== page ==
Our first case begins with Credifamilia, Colombia's first, regulated financial institution specializing in low-income housing. Colombia's affordable housing context is unique because the government has been very active in engaging private sector developers to supply low-cost, affordable homes for the market. The government's motivation is a key feature that allows Credifamilia's model to work.
Credifamilia devotes about 40% of its product portfolio to serve low-income families earning between one or two minimum wages (about $8 - $9 a day). The most important features of the model are summarized below.
- Mortgages of $3,000 - 28,500 are offered to qualified families over 5 - 15 year tenures.
- Loan applications are handled at housing development sites to increase visibility and to reduce overhead costs on loans.
- Families earning less than four minimum wages can then then apply for government subsidies to pay for their down payment (usually 30% of home value).
- If families cannot meet the full down payment requirement with the subsidy, Credifamilia offers a 6-12 month savings scheme to help customers raise the additional funds while their home is being built.
- Credifamilia further reduces their overhead costs by using state-of-the-art IT to monitor loans. They also partner with local supermarket and pharmacies to set up a network of payment centers so customers can pay monthly installments near their homes.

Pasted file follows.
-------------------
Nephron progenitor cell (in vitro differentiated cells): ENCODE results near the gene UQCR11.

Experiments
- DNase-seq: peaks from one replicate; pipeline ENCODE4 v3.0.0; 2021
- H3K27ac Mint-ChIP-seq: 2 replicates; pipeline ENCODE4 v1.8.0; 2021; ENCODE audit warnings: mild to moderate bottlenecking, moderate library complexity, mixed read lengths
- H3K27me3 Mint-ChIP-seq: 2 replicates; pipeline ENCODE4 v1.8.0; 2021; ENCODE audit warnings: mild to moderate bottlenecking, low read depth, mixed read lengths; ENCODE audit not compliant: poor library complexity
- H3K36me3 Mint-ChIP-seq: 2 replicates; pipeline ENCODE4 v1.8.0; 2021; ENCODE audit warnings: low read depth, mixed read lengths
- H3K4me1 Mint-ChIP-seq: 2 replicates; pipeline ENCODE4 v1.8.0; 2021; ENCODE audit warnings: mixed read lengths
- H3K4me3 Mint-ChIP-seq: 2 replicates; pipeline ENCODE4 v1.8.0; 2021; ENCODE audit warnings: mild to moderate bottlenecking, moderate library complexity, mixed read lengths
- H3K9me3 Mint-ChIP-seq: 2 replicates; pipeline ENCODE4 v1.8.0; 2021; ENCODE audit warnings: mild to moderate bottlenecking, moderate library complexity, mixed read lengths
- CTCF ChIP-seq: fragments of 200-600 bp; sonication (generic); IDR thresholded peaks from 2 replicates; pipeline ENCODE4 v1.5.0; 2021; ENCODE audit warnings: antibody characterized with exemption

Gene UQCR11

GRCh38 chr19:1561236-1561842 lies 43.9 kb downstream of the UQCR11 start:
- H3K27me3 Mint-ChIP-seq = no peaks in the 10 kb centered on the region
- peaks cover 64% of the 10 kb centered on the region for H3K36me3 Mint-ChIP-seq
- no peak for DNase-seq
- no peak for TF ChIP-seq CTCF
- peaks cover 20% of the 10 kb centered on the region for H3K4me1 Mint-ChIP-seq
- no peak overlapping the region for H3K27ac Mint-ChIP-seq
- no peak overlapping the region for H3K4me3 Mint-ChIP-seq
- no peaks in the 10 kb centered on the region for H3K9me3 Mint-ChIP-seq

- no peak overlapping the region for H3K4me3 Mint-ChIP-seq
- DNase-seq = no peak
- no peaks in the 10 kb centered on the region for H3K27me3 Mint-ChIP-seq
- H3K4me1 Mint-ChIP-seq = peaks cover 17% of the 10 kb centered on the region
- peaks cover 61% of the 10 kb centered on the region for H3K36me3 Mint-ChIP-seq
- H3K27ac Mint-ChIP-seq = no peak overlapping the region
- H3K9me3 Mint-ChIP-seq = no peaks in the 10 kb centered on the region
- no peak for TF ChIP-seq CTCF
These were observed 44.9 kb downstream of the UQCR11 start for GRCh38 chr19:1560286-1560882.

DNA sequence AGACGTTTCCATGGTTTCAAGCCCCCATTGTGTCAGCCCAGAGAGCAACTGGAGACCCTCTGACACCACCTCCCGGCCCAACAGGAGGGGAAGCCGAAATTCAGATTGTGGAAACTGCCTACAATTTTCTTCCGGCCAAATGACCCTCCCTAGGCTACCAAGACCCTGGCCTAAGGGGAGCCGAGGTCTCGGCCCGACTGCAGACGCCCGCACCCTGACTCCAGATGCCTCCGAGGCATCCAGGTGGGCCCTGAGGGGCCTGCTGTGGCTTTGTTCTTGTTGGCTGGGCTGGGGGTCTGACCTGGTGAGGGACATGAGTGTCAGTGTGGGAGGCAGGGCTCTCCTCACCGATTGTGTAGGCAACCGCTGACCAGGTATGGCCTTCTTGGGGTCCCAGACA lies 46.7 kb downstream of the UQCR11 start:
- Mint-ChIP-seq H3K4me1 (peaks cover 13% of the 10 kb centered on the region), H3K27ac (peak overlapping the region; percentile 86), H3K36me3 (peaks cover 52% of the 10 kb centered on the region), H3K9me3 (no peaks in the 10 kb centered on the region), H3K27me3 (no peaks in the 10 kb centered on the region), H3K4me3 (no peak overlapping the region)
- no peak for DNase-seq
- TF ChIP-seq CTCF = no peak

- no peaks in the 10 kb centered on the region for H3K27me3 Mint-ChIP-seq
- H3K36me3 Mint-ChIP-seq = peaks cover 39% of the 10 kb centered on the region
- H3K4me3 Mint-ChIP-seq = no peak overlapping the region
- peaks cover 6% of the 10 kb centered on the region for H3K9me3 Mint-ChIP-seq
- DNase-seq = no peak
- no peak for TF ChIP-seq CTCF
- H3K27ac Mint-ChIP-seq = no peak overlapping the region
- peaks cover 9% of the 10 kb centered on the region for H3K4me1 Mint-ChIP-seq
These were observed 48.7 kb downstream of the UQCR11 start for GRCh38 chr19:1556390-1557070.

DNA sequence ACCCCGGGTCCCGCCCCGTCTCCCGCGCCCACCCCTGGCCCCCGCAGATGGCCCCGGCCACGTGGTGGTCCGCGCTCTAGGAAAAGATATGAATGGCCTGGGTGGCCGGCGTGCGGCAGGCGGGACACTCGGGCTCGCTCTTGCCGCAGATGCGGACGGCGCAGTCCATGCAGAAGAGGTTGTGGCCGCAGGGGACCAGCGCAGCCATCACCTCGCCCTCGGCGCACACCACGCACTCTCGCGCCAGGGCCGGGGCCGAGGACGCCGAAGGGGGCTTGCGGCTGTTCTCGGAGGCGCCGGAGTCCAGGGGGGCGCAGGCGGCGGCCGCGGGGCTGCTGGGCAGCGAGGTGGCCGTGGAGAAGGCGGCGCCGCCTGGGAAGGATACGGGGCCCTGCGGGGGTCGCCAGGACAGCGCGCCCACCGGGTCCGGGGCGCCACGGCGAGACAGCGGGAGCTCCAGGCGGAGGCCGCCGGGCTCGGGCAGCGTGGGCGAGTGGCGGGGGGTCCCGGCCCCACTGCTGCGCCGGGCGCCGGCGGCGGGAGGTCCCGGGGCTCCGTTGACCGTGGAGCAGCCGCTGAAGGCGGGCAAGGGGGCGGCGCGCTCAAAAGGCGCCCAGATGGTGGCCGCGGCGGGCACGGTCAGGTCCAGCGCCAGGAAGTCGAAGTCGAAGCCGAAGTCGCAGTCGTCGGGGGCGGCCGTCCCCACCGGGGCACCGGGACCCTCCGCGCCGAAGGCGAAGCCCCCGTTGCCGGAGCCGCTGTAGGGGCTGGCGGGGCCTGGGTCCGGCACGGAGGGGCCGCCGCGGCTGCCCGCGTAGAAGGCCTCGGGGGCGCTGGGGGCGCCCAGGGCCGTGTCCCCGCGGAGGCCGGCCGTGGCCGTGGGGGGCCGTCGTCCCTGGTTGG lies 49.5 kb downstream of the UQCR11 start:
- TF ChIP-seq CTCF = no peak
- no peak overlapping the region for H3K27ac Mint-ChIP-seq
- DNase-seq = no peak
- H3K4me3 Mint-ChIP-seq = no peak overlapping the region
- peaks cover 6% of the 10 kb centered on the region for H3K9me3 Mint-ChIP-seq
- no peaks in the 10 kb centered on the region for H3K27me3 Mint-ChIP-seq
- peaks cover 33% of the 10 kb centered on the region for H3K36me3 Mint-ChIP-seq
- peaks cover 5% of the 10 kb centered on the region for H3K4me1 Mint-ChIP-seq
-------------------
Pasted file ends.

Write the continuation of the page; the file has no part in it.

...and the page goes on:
Credifamilia's success is closely linked to its network of partners. Several low-income housing developers were the founders and primary shareholders of the company. This ensured a constant flow of information between Credifamilia and the developers that would match supply and demand for low-income homes. The link with the government ensures that subsidies are provided to families that could otherwise not afford the expensive down-payments. Finally, the links with their developers and local businesses reduce overhead costs associated with customer acquisition and payment collection. This allows Credifamilia to offer home loans at reasonable interest rates.
Credifamilia has created a model example of how multi-sector cooperation can reduce costs at various points in the supply chain thereby increasing affordability for low-income customers. The model is specifically suited to the Colombian context because of the way in which there are developers and governments that are committed to the affordable housing agenda. More detailed lessons and challenges can be found in the attached document by the Inter-America Development Agency.